‘Head lesbian,’ singer and feminist, Alix Dobkin, dies at 80
NEW YORK (AP) — The lesbian singer and feminist activist who appeared in an iconic and just lately resurgent 1975 picture carrying a t-shirt that learn “The Future is Feminine,” has died. Alix Dobkin of Woodstock, New York, was 80.
An early chief within the music scene for lesbians and girls, she handed away at her house from a mind aneurysm and stroke, based on Liza Cowen, her good friend and former accomplice.
“Every part that she did was about being a public lesbian on the earth,” mentioned Cowen, who additionally took the hanging picture.
In 1973, Dobkin fashioned the group Lavender Jane with musician Kay Gardner. With an all-women crew of musicians, engineers and even vinyl pressers, they recorded the album “Lavender Jane Loves Girls” — the primary ever to be solely produced by ladies, Cowen mentioned.
Dobkin had been performing within the folks music scene in Philadelphia and New York within the Sixties, the place she mingled with future superstars like Bob Dylan, based on her 2009 memoir “My Crimson Blood.” The title references her mother and father’ and her personal membership within the Communist social gathering.
When she got here out as a lesbian, she solid forward musically as an early chief after which mainstay of Girls’s Music, a style made by, for and about ladies. The style fostered an entire community of publications, recording labels, venues and festivals beginning within the Seventies.
“She grew to become an iconic, type of bigger-than-life determine for girls who recognized as lesbians,” mentioned Eileen M. Hayes, writer of the guide “Songs in Black and Lavender,” a historical past of Black ladies’s involvement within the motion.
Dobkin sang songs like “Lesbian Code,” that playfully lists the various methods ladies excited by ladies determine one another. She additionally had a model of the alphabet music that begins, “A, you’re an Amazon.” Dobkin, who was Jewish, usually performed Yiddish songs throughout her performances and advised tales she had heard rising up in Philadelphia.
She usually carried out for all-women audiences. An undated flyer promoting one among Dobkin’s reveals defined all-women live shows provided ladies the chance “to return collectively to develop our tradition as a part of the method of taking management of our lives.” It requested males who supported the battle towards sexism to not attend.
A good friend and collaborator, Kathy Munzer, produced reveals for lesbians in Chicago for greater than 30 years and known as Dobkin “The Head Lesbian,” saying in a Fb submit that she impressed others to take pleasure in who they have been.
Earlier than the AIDS epidemic, lesbian and homosexual organizations operated individually, Hayes mentioned. A distinguished ladies’s pageant the place Dobkin performed for years, the Michigan Womyn’s Music Competition, excluded transwomen from attending. In 2000, Dobkin wrote in protection of cis-women-only areas whereas additionally searching for out conversations with transwomen and defending the proper of everybody to like and be themselves.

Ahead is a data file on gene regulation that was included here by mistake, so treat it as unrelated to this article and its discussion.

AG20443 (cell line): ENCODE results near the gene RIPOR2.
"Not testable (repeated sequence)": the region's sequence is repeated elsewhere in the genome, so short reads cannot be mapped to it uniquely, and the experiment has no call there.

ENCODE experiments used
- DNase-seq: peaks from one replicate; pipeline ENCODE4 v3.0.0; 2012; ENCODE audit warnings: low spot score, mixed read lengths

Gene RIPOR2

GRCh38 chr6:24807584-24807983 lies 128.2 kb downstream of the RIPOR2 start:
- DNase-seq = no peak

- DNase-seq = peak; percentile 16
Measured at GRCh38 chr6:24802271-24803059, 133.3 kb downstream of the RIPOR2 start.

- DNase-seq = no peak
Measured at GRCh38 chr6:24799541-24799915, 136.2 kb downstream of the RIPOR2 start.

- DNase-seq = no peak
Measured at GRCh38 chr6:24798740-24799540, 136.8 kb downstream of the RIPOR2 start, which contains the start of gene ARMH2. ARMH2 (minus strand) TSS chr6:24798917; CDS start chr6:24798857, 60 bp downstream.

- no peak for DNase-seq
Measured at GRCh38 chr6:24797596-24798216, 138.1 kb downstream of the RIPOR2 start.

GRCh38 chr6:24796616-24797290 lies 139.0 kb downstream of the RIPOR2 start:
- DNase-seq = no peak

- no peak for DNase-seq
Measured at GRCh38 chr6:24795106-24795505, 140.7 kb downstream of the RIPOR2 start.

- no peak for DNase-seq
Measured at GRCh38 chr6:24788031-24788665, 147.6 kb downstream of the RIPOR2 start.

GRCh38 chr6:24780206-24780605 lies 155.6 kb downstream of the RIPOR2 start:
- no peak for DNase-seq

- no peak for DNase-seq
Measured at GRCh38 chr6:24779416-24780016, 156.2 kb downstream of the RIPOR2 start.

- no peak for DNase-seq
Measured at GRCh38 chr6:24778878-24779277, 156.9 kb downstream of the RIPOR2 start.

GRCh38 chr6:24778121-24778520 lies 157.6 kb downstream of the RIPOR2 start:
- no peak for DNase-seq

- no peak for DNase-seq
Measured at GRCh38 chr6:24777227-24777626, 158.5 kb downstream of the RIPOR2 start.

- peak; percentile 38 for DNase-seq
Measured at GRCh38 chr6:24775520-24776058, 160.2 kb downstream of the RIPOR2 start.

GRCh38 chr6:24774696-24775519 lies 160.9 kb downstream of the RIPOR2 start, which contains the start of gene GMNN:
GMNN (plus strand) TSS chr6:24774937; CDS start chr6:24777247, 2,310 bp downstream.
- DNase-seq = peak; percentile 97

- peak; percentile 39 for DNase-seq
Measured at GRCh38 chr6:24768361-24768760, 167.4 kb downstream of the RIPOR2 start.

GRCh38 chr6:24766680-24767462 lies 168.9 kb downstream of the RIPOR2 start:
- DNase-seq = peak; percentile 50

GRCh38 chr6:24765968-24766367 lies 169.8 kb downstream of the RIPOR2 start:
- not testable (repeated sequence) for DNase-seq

“I particularly fear concerning the narrowing of ladies’s identification and the erasure of ladies’s historical past. For voicing these concerns we have now been attacked as ‘bigoted,’ ‘transphobic’ and worse, however are these not credible considerations?” she wrote in a column within the Windy Metropolis Occasions.
Reflecting on the combat about cis-women-only areas, Hayes mentioned at first of the ladies’s motion, “it was a press release about, who is that this motion supposed to learn probably the most?”
The selection to create a parallel media ecosystem additionally mirrored how troublesome it was for girls to interrupt into the mainstream music business,Hayes mentioned.
“It didn’t help ladies as performers, and singers, and engineers and promoting individuals,” Hayes mentioned. “It’s nonetheless very laborious for girls to interrupt into the business.”
Hayes known as the newfound fame of the slogan “The Future is Feminine” and the reemergence of the picture of Dobkin “fabulous.”
The slogan originated from a lady’s bookstore in New York, Labyris Books, that had screenprinted a small run of the shirts, Cowen mentioned. She photographed Dobkin carrying one for an article she was writing about lesbian style. An Instagram submit in 2015 by @h_e_r_s_t_o_r_y, an account that chronicles lesbian historical past, featured the picture. That impressed an unaffiliated firm to print the T-shirts once more and ultimately launched the slogan to a brand new technology, based on the New York Occasions.
“What we’ve realized via the ladies’s motion is that, yeah, the long run is feminine, however it’s not a uni-dimensional feminine,” Hayes mentioned. “It’s a feminine identification that’s constructed with varied threads, varied backgrounds, and that’s the corrective our new technology makes to the failings of earlier generations.”
Within the weeks earlier than her dying, Dobkin’s household saved a public diary about her well being that drew lots of of feedback from mates and followers. They wrote of how Dobkin’s music offered them consolation, steering and group.
“And nonetheless you convey us collectively once more, wonderous lady you’re!!!” learn one remark.
Earlier than popping out as a lesbian, Dobkin married Sam Hood, whose father owned a folks music venue in New York the place she had performed. Dobkin is survived by him, their daughter, Adrian, and three grandchildren, amongst different members of the family, former companions and followers.
As a historian and witness to the ladies’s motion, Hayes mentioned she was grateful to have had Dobkin’s musical and political management.
“I feel that the dying of Alix Dobkin simply reminds us of how far we’ve come when it comes to LGBTQ proper to life,” she mentioned. “And proper to life as in the proper to be.”